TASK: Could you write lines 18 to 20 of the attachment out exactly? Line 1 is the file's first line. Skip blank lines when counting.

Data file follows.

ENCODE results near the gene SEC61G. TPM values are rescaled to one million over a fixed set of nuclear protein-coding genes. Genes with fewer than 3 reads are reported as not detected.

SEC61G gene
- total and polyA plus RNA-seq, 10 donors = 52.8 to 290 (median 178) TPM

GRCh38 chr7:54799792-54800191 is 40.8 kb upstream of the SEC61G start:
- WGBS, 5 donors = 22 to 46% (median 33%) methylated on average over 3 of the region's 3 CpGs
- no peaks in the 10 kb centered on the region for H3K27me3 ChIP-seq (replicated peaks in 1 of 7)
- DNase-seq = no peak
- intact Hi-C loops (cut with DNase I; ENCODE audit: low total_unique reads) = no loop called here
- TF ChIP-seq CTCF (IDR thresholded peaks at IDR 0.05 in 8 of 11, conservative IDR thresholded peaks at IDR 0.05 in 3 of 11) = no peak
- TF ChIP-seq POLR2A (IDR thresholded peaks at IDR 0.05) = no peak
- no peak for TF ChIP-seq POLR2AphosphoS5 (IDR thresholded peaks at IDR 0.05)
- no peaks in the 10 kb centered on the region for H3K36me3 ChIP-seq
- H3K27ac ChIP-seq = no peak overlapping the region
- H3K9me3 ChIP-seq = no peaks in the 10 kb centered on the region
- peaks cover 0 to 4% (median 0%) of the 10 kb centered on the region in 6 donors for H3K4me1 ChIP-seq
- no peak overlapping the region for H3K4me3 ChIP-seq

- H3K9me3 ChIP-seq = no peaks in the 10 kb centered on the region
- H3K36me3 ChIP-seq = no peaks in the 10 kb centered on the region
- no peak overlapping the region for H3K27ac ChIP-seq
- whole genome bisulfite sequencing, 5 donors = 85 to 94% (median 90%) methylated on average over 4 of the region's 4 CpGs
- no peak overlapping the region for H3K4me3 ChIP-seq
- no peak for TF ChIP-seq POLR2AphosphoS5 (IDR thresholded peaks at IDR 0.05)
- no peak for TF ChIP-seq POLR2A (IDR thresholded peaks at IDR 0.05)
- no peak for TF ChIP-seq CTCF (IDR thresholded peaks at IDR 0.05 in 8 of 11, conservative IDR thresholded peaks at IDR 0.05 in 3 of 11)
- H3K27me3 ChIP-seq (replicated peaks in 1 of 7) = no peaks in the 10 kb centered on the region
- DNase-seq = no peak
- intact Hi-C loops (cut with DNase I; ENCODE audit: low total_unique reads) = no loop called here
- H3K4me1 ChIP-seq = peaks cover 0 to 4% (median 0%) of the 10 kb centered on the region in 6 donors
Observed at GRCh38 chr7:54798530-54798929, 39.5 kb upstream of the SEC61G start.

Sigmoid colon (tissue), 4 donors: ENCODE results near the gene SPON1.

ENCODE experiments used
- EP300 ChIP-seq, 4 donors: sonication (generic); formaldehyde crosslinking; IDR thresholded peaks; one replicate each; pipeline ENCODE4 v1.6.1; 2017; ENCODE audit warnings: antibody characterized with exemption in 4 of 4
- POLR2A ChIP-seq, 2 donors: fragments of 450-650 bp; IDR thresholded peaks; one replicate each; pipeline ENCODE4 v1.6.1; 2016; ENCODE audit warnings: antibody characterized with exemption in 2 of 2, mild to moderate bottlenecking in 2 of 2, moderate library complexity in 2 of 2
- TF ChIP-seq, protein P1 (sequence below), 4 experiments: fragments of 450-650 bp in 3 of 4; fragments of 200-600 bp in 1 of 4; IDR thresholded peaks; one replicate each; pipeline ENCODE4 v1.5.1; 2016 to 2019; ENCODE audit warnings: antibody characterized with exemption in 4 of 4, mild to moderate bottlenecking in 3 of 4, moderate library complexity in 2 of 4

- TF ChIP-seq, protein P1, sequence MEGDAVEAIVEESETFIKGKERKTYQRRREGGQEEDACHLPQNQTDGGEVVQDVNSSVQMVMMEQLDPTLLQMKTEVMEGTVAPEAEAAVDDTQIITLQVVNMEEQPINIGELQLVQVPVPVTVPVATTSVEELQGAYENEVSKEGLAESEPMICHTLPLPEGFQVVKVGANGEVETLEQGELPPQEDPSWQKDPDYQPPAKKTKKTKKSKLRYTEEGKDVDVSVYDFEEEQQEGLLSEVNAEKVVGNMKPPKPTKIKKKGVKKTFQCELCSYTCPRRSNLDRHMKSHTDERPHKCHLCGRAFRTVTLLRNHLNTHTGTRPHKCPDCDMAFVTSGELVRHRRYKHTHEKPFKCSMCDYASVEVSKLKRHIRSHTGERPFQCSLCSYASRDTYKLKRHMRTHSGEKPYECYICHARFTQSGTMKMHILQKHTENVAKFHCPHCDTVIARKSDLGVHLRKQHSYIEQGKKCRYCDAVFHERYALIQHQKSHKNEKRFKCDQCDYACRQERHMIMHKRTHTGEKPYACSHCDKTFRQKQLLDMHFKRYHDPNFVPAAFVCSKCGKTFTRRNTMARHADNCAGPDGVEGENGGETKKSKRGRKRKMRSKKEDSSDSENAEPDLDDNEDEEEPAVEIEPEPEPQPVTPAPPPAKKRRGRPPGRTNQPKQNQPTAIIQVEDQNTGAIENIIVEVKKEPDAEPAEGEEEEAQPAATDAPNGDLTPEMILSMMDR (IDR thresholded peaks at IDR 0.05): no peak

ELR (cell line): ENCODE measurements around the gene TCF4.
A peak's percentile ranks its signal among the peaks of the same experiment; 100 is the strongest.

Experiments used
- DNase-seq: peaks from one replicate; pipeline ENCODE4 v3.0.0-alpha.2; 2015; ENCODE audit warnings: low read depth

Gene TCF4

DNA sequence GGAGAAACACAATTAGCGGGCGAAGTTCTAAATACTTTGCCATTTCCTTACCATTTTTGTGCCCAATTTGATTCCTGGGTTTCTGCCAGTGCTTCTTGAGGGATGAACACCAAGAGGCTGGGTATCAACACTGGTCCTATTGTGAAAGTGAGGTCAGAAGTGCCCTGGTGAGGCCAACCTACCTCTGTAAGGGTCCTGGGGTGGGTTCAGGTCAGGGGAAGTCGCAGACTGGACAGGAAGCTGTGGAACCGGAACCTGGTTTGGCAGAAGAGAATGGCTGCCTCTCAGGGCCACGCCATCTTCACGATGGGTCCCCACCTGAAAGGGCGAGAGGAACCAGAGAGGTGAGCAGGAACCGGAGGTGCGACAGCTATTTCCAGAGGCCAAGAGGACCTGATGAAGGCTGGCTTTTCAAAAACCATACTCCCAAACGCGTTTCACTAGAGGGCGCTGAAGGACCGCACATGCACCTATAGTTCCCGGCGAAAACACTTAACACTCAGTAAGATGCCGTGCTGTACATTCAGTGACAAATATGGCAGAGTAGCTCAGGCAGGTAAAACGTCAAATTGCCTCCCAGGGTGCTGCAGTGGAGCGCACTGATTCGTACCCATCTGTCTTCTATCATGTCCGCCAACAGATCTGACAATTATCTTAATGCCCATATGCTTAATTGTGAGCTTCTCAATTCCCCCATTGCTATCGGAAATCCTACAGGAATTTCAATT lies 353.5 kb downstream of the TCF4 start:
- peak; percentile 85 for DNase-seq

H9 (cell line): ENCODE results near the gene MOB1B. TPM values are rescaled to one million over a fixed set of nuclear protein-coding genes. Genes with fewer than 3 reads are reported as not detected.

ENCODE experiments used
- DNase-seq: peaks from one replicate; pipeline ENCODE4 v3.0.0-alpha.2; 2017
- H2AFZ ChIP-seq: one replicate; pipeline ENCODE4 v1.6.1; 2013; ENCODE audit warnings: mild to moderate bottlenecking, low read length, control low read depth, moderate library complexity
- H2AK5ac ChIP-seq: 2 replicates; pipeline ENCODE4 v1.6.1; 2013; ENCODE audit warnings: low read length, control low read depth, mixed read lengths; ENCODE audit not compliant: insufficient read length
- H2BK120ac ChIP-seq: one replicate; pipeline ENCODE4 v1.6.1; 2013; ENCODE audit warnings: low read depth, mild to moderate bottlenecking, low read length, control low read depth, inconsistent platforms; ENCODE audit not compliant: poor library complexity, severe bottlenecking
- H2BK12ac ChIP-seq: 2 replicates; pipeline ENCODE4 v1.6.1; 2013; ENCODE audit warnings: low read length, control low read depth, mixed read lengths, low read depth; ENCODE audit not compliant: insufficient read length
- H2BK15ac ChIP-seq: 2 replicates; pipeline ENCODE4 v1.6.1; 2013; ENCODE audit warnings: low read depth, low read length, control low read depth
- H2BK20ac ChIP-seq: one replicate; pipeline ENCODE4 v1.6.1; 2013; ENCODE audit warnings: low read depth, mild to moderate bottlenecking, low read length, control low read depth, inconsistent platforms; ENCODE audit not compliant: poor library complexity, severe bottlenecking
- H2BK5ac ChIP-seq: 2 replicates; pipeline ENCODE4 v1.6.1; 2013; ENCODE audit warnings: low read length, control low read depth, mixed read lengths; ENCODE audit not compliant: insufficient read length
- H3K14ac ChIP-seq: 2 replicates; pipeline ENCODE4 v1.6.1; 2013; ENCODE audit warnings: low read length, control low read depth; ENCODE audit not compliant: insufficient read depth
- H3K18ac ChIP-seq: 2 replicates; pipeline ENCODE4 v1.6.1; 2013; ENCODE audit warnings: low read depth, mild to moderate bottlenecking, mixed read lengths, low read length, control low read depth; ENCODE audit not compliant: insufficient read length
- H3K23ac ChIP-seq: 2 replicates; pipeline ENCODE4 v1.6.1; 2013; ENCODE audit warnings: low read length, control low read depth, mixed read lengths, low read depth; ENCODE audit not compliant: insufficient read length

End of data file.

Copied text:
- H3K36me3 ChIP-seq = no peaks in the 10 kb centered on the region
- no peak overlapping the region for H3K27ac ChIP-seq
- whole genome bisulfite sequencing, 5 donors = 85 to 94% (median 90%) methylated on average over 4 of the region's 4 CpGs